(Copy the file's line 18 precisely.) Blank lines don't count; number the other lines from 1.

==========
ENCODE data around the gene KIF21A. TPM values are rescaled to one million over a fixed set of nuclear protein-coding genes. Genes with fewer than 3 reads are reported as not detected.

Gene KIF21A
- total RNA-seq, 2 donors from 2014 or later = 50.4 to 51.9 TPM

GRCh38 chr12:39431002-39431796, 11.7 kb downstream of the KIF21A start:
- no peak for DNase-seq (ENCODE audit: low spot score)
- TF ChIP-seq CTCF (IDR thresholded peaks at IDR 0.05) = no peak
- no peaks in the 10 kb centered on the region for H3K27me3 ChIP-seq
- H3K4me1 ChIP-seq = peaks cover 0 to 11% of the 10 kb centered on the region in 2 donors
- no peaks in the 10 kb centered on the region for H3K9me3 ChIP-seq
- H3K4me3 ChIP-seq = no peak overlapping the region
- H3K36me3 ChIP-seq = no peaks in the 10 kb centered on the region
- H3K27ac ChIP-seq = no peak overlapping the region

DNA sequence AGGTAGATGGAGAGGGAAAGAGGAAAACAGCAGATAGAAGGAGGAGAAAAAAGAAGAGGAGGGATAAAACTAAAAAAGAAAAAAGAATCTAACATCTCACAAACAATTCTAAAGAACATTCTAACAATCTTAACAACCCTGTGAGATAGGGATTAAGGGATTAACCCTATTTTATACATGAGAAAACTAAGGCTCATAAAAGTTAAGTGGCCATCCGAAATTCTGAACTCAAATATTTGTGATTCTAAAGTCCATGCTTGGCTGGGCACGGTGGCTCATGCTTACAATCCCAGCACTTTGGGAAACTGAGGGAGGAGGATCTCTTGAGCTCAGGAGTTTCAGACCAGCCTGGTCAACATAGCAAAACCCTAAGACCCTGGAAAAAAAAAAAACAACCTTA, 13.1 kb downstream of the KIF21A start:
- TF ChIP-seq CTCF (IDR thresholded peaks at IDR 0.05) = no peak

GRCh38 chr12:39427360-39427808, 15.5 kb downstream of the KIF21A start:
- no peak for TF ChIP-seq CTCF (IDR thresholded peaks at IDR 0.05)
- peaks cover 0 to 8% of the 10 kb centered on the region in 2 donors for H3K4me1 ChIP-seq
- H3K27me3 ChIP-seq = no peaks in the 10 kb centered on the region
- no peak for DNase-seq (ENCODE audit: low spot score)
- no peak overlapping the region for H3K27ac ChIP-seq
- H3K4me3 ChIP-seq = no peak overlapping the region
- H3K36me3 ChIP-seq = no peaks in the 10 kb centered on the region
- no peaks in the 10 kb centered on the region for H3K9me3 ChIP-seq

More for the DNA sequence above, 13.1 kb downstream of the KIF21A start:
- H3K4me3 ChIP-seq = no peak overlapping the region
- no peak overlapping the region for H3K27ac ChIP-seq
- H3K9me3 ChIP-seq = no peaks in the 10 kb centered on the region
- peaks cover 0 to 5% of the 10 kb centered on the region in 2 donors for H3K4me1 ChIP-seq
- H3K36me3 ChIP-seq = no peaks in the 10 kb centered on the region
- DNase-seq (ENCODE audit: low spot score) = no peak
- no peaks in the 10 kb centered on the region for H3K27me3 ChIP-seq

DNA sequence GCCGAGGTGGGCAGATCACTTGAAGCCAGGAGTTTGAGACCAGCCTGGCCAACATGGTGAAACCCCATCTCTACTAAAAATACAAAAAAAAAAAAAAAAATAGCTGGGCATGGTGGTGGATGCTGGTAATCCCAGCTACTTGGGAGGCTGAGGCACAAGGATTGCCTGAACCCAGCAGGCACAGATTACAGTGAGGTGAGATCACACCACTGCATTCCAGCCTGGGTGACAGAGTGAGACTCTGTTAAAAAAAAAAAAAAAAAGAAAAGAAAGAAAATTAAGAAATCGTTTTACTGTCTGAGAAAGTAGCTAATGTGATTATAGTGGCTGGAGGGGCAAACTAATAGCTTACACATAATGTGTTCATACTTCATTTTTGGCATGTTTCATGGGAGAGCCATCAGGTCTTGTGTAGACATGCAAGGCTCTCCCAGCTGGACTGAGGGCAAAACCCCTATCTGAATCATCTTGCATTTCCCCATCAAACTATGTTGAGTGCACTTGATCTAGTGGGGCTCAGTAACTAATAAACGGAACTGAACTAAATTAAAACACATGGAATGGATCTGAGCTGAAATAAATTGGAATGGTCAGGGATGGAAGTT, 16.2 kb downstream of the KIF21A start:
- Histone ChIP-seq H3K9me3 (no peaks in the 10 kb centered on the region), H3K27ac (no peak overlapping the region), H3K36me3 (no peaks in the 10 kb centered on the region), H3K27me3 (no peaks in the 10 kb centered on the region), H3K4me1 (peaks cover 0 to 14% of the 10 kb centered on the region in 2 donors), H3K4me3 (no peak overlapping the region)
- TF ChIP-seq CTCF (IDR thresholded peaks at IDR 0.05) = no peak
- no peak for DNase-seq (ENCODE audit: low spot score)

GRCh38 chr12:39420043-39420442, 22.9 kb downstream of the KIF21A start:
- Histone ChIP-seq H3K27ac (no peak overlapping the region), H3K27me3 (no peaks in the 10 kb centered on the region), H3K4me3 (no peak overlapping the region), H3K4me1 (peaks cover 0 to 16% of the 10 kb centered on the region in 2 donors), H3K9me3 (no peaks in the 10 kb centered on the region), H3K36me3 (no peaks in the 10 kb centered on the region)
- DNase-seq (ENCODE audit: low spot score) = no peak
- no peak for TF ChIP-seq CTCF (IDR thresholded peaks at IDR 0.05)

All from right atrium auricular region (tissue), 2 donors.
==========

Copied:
- H3K27me3 ChIP-seq = no peaks in the 10 kb centered on the region